Type II Diabetes (T2D) is a debilitating disease that afflicts an ever-growing population throughout the world. In addition to obesity and insulin resistance contributing towards the development of the disease, beta cell dysfunction is increasingly implicated in promoting T2D. The reduction or loss of beta cell function due to a shift in the cellular state has reemerged as a contributor to disease. The mature state of the beta cell can be perturbed due to exposure to distinct stressors, and this results in loss of cellular identity or de-differentiation. Numerous studies in rodent models have recently reported the occurrence of beta cell de-differentiation that then leads to diabetes. Significantly, T2D patient samples also have been reported to have a perturbation in the expression of key factors that are required for the maintenance of a fully functional beta cell. Identifying mechanisms that perturb the beta cell state that then contributes to the loss of glucose homeostasis is the overarching goal of this proposal. Complex mouse models that regulate gene expression in beta cells provide preliminary evidence of a modified beta cell identity, i.e. a loss of canonical beta cell genes and activation of genes normally absent from a fully functional beta cell. In two mouse models (depletion of the von Hippel Lindau (VHL) gene and activation of the Sox9 transcription factor), erroneous activation of signaling pathways leads to beta cell de-differentiation and diabetes. Probing these transgenic tools allows for further exploration of the components downstream of these regulatory proteins that impact beta cell fate and function. The experiments outlined in this proposal focus on characterizing changes that occur in the pancreatic beta cells in both these mouse models, and validating the results in beta cells that we can now successfully generate from human embryonic stem cells (hESCs) using directed differentiation protocols. We have already conducted preliminary experiments and obtained data to support the hypothesis that novel factors dysregulated in -cells of the mutant animals can perturb beta cell identity and consequently function when expressed erroneously. In addition, we have generated a third model in which we observe -cell dysfunction caused by changes in the metabolic state of the cell, independent of de-differentiation defects. Thus, we have models in place to dissect different modulators of -cell dysfunction. State of the art combinatorial approaches combining the use of transgenic animals, hESC derived -cells, and human islets and -cells, will be employed to characterize the function of these factors in -cell dedifferentiation, metabolic defects, and dysfunction. Candidate factors will be tested for erroneous expression in samples isolated from T2D patients provided by nPOD. The overarching goal of these studies is to identify novel disruptors of -cell function whose activity could be modulated with the intent of preventing or reversing the compromised beta cell state back to a fully functional one in human patients.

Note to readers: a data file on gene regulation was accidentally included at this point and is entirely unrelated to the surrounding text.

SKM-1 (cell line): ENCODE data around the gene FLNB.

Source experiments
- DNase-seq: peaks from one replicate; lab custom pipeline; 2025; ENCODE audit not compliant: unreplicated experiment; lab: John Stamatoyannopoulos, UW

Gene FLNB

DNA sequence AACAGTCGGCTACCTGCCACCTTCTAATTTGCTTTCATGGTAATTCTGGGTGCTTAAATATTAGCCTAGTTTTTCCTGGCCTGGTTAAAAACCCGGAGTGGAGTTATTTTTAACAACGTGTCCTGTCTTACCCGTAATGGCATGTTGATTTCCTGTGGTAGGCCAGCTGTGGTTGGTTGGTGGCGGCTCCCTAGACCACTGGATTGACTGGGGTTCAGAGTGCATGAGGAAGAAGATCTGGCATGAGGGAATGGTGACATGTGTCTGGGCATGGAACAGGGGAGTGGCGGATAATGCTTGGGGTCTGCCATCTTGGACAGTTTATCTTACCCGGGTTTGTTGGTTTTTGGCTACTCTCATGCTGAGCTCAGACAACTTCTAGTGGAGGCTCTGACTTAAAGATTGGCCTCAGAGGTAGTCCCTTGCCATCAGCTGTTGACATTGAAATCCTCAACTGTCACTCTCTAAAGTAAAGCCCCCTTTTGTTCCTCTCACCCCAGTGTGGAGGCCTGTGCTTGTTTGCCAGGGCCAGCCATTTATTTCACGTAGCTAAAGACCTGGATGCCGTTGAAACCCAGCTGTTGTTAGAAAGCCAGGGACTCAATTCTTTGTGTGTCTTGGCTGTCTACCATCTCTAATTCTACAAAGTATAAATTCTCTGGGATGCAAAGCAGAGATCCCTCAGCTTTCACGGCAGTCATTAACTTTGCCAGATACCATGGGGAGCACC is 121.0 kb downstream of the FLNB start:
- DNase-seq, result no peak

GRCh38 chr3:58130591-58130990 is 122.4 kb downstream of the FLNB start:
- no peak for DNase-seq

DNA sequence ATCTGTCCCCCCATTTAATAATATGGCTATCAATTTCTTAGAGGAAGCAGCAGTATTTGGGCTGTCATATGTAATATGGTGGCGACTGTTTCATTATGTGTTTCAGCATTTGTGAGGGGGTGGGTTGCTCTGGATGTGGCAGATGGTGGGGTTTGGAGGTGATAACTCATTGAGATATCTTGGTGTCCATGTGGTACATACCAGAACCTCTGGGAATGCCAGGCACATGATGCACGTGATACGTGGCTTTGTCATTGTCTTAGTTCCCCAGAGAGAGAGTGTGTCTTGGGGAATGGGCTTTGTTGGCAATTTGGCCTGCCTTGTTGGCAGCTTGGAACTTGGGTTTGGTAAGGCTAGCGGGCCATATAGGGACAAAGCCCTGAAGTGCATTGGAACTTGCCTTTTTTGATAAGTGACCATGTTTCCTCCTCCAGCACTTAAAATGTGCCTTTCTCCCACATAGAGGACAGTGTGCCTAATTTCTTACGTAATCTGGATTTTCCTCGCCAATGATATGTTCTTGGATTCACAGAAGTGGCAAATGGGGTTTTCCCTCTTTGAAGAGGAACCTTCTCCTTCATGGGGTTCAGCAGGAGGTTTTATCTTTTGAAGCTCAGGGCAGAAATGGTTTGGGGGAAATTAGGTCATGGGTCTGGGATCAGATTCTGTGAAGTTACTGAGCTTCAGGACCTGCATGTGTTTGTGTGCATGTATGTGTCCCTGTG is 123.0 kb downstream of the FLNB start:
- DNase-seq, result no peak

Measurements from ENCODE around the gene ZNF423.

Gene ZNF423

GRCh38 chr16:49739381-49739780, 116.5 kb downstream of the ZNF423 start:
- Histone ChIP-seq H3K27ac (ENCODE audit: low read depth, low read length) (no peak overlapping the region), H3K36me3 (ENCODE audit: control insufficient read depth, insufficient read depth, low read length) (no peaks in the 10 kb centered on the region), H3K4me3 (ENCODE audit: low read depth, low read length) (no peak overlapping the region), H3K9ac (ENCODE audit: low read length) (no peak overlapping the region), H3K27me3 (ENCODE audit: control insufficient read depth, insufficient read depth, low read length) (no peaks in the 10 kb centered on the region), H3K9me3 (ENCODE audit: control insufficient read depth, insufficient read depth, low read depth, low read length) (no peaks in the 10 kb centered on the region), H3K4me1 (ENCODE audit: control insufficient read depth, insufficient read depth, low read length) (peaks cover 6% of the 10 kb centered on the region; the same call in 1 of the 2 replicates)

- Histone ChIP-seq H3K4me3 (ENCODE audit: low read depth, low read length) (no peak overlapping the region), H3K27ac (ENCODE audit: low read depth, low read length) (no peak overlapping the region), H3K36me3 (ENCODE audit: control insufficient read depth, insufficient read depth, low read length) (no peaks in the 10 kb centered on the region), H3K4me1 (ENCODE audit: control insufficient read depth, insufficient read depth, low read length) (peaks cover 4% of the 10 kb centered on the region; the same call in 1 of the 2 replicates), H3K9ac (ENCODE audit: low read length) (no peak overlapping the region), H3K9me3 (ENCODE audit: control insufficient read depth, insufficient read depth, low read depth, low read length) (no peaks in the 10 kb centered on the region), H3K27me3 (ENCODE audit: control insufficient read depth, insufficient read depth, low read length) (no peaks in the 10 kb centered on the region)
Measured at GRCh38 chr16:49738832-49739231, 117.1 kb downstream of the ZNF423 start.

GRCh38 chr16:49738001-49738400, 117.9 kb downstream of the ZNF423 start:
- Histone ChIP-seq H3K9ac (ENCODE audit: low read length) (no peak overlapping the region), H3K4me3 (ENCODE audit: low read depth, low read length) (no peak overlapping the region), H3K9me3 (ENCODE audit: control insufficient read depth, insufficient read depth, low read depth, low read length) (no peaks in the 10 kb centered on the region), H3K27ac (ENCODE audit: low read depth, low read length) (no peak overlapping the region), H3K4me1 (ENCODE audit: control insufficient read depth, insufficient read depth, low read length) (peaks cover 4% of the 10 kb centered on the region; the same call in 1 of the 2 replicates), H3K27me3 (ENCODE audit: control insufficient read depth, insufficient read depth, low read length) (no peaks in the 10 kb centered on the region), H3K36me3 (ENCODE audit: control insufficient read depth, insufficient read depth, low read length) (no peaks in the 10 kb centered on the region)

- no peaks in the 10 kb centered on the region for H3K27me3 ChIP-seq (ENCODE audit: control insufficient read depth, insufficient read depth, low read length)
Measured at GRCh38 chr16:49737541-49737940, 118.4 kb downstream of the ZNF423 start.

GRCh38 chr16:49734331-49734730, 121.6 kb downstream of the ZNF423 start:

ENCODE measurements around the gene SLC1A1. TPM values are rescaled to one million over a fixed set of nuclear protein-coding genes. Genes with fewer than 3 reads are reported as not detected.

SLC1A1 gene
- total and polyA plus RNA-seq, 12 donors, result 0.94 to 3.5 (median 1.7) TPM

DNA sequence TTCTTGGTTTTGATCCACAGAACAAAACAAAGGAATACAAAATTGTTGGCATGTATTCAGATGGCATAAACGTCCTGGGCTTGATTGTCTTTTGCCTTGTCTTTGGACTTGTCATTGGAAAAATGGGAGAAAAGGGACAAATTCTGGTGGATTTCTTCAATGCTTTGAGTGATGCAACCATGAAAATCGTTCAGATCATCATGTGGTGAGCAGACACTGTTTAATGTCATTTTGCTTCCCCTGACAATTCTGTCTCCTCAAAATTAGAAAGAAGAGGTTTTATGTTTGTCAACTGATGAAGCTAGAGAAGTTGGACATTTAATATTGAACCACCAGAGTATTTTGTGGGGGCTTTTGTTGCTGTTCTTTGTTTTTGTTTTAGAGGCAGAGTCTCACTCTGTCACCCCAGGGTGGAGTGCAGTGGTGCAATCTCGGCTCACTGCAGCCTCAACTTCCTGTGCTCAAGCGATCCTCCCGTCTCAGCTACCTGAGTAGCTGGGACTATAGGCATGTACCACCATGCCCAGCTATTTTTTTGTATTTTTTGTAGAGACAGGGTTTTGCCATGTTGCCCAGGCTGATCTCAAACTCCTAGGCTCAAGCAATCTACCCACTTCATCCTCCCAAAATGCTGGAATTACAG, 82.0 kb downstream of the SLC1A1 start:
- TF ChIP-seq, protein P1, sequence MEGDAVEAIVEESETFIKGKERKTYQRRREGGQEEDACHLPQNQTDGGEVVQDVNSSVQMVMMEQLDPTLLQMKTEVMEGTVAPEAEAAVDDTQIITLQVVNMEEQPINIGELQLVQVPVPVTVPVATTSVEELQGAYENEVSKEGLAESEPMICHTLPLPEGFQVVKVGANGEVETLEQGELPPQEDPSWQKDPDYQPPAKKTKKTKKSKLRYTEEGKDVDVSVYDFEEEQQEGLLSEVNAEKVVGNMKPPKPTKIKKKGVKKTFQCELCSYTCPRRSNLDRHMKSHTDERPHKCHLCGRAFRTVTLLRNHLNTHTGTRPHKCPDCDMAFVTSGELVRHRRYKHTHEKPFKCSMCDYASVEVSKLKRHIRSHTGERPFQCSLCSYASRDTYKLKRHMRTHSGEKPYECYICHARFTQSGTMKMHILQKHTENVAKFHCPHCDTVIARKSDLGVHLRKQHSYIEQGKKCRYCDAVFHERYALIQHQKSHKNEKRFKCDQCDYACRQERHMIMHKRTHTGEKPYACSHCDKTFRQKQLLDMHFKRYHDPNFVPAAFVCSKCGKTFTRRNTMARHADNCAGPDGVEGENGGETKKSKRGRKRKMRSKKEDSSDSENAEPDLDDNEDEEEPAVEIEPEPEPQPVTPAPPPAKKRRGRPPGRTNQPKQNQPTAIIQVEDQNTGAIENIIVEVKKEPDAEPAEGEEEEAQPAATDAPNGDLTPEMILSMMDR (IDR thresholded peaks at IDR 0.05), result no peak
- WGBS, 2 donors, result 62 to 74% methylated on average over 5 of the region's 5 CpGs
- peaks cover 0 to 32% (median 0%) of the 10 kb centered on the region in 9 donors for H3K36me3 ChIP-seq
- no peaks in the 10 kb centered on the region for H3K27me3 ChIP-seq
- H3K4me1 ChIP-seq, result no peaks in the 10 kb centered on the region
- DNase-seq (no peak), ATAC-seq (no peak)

Public Health Relevance

Understanding how beta cells lose their functionality during the development of the debilitating Type II Diabetes is critical to taking steps towards curing thi pandemic. We have discovered novel factors that compromise -cell function and using mouse models, primary islet cells, human stem cell derived beta cells and analysis of Type II Diabetic patient pancreata, we propose to investigate the development of diabetes using specific genetic manipulations of the candidate factors with the intent of translating our findings to the human condition.

National Institute of Health (NIH)
National Institute of Diabetes and Digestive and Kidney Diseases (NIDDK)
Research Project (R01)
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Special Emphasis Panel (ZRG1)
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Sato, Sheryl M
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University of California San Francisco
Internal Medicine/Medicine
Schools of Medicine
San Francisco
United States
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